Gino October raps pure liberation over silky production on ‘Free Falling’

NZ rapper Gino October has been mastering his flow, production, and lyrical prowess from a young age. Free Falling is his victory lap.

At 16, Gino October was gifted a computer, mic, and interface from his brother, who clearly had an ear for talent. Wasting no time, October released his first EP in 2016, refining his live shows and growing his audience.

The rapper’s hustle and commitment to excellence saw him score an impressive feature on JessB’s track Work With while continuing to grow his own catalogue with solicitous bangers such as Better For Ya. This time around, the artist has returned with a track doused in earnest liberation.

Gino October

Free Falling begins with some wobbly synths and a witty voice recording. A presumed family member or mate beckons October to come “spark a doobie”, right before the track breaks into an irresistible soundscape of percussive, wavy hip-hop. Enter October, quipping, “I’m from Cape Town, but I’m good no matter where I am”.

The self-aware charm of October, as well as the cheeky voice memo opening the track, is reminiscent of Drake, one of the rapper’s central influences. However, October’s appeal goes much deeper.

To the infectious beat, the NZ-based artist touches on his past, classism, and inequality, breathing complexity into the song:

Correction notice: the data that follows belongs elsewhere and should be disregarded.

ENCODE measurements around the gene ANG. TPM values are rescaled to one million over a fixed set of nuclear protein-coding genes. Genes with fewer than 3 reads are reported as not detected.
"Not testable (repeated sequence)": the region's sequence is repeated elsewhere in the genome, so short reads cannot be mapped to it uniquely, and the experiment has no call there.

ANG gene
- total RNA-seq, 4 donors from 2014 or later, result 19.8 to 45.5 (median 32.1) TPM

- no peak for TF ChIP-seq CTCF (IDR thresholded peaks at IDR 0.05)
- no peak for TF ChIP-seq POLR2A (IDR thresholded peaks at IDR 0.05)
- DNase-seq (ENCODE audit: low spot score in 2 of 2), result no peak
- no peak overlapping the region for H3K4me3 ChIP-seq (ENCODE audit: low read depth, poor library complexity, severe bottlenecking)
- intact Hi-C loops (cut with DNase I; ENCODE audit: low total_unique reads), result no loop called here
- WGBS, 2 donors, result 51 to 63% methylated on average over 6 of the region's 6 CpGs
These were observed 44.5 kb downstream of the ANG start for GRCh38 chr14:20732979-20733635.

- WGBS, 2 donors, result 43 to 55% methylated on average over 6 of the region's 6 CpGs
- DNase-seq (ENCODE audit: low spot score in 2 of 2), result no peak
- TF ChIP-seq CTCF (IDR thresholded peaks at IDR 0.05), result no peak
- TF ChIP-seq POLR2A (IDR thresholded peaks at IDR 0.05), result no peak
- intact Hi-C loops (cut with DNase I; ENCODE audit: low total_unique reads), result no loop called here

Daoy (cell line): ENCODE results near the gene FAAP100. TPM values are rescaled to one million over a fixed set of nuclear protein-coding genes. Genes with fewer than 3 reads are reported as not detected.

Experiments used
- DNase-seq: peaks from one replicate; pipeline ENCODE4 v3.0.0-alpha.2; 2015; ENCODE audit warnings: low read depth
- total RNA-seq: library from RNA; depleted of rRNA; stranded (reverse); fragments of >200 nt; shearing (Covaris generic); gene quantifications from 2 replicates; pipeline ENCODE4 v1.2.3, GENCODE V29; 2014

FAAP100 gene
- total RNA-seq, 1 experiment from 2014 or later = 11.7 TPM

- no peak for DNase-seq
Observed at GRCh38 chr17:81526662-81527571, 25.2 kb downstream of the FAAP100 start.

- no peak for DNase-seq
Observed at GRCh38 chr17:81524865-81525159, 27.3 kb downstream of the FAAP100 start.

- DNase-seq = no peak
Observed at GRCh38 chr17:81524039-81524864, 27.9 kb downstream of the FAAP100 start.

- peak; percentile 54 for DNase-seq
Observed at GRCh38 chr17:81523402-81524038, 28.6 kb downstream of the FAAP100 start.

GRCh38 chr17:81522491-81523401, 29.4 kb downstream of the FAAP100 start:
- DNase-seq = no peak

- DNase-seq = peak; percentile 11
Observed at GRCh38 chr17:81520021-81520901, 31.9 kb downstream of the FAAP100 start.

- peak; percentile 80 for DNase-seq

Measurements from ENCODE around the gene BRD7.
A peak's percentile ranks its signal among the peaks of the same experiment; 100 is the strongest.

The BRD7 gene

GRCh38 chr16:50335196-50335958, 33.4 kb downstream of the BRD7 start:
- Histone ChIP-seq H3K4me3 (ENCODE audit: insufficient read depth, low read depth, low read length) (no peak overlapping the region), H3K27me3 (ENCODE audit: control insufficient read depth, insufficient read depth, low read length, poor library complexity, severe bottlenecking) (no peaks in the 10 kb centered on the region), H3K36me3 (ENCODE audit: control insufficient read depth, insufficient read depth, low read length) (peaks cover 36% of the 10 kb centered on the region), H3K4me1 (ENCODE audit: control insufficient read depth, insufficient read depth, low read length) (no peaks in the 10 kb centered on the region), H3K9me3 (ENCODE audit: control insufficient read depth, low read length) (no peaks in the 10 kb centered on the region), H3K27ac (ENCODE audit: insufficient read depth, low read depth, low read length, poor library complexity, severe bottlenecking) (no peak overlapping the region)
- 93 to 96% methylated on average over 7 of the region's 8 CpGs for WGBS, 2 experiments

“We used to call the rich kids some assholes, never worked but somehow they got everything they asked for.”

Free Falling feels like a look back on a difficult journey and a relishing in the project’s success. It’s not about ego. It’s about putting “money in my mother’s hand”, the artist clarifies.

Not only does October switch between flows with impressive elasticity, but he also understands the importance of singing hooks to keep the interest of the track moving at a light-speed pace. It’s always a huge selling point when a rapper can cover their own hooks instead of needing to bring in guest vocals onto every track.

Before you know it, the atmospheric production and tight snare work of Free Falling reach an abrupt halt. Next, you’ll find yourself skydiving into October’s earlier offerings, on the hunt for even more rhythmic flows, catchy hooks, and provocative lyrics. Don’t worry. You’ll have your hands full.


Free Falling is out now. Stream or buy the single here.